In this Q&A on Explainable AI, Andrea Brennen speaks with Lab41 data scientist Nina Lopatina. Nina discusses different approaches to interpreting machine learning systems and points readers to several helpful open source tools and resources.
Dataviz.cafe is a public resource curated by IQT Labs for anyone interested in open-source software for data visualization. With over 700 software packages — summarized and tagged by data type, programming language, and other keywords — dataviz.cafe is designed to help people find free visualization tools for a wide variety of use-cases.
In this Q&A on Explainable AI, Andrea Brennen speaks with In-Q-Tel’s Peter Bronez about descriptive vs. prescriptive models, “white box” vs. “black box” explanation techniques, and why some models are easier to explain than others.
IQT Labs hosted our first “Join the Conversation” event on explainable AI in Washington DC on September 18. I kicked off the event with a talk summarizing 10 things I’ve learned about explainable AI. This post is based on that talk.
We need to design data products — artifacts and interfaces — that make data more accessible to less technical audiences. Good design gives us products that are accessible, informative and useful; even better design gives us experiences that are intuitive, compelling, and a pleasure to use.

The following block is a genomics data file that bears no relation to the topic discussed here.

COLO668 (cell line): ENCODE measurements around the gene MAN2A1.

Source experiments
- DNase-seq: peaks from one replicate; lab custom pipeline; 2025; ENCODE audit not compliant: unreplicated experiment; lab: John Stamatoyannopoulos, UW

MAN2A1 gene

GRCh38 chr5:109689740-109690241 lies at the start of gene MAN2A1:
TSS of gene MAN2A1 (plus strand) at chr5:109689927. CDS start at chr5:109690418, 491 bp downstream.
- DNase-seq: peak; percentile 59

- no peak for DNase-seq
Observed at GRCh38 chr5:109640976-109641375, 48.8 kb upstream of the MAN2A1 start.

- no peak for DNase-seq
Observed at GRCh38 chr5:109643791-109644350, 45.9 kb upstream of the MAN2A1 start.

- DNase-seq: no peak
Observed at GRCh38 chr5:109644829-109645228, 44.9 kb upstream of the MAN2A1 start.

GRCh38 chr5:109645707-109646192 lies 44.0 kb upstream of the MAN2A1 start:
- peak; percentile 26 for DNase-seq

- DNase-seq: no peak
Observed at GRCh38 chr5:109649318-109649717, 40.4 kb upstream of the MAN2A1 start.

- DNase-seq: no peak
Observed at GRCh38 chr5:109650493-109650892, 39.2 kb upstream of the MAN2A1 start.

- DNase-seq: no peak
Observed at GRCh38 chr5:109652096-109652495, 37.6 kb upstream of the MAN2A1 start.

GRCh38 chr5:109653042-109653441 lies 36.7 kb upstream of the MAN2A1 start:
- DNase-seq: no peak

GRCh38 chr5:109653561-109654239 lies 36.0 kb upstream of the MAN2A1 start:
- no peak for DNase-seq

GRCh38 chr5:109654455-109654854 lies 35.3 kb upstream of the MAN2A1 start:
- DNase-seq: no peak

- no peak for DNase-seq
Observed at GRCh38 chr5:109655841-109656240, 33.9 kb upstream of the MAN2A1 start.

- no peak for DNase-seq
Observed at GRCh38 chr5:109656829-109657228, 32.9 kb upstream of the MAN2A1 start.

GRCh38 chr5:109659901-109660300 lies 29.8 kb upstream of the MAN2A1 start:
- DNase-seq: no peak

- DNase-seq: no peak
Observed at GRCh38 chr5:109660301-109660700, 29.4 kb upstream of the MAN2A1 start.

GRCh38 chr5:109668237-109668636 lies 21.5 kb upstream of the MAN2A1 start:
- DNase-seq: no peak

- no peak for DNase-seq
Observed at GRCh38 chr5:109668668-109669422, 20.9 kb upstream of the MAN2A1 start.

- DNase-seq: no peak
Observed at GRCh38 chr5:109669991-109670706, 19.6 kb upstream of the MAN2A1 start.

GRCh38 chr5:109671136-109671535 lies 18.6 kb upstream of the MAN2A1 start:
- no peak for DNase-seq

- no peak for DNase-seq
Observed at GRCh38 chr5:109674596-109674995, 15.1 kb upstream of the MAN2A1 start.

Network defenders are bombarded with information, and the environments they work in can be incredibly complex. To help better visualize what's on a network, we released two Open Source projects that work together.
Dataviz Cafe offers a searchable catalog of 1,000+ available visualization tools, libraries, and frameworks.
A deeper dive into Viziflu, a visualization tool developed by IQT Labs that displays multiple predictions about the timing of national “Peak Week,” the week with the highest predicted number of flu cases, in the United States.
Viziflu is a visualization tool that displays multiple predictions about the timing of “Peak Week,” the week with the highest predicted number of flu cases.
This is the third post in a 3-part series about CRviz, a network visualization tool developed by Cyber Reboot.
Cyber Reboot explains how they designed CRviz — an open source tool that uses an interactive “enclosure diagram” to visualize network devices.
Cyber Reboot describes the problems seen with a commonly used network visualization technique, the force-directed graph, and suggests the enclosure diagram as an alternative.